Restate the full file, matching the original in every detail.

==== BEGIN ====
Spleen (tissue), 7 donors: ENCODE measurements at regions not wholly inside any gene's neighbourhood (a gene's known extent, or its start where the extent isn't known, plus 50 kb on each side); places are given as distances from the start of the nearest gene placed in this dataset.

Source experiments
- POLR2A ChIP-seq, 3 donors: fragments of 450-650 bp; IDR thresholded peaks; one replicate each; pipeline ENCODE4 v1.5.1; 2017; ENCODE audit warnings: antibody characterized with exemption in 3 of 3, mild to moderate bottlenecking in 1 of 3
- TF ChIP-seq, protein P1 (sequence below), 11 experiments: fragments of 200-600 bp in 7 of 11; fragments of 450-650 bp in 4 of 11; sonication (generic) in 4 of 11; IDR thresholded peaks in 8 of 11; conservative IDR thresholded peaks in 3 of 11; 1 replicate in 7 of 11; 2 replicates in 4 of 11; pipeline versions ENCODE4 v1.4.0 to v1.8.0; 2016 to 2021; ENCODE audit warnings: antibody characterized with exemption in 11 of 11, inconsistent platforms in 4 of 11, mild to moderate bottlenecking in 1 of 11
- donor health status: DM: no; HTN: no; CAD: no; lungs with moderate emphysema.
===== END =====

Spleen (tissue), 7 donors: ENCODE measurements at regions not wholly inside any gene's neighbourhood (a gene's known extent, or its start where the extent isn't known, plus 50 kb on each side); places are given as distances from the start of the nearest gene placed in this dataset.

Source experiments
- POLR2A ChIP-seq, 3 donors: fragments of 450-650 bp; IDR thresholded peaks; one replicate each; pipeline ENCODE4 v1.5.1; 2017; ENCODE audit warnings: antibody characterized with exemption in 3 of 3, mild to moderate bottlenecking in 1 of 3
- TF ChIP-seq, protein P1 (sequence below), 11 experiments: fragments of 200-600 bp in 7 of 11; fragments of 450-650 bp in 4 of 11; sonication (generic) in 4 of 11; IDR thresholded peaks in 8 of 11; conservative IDR thresholded peaks in 3 of 11; 1 replicate in 7 of 11; 2 replicates in 4 of 11; pipeline versions ENCODE4 v1.4.0 to v1.8.0; 2016 to 2021; ENCODE audit warnings: antibody characterized with exemption in 11 of 11, inconsistent platforms in 4 of 11, mild to moderate bottlenecking in 1 of 11
- donor health status: DM: no; HTN: no; CAD: no; lungs with moderate emphysema.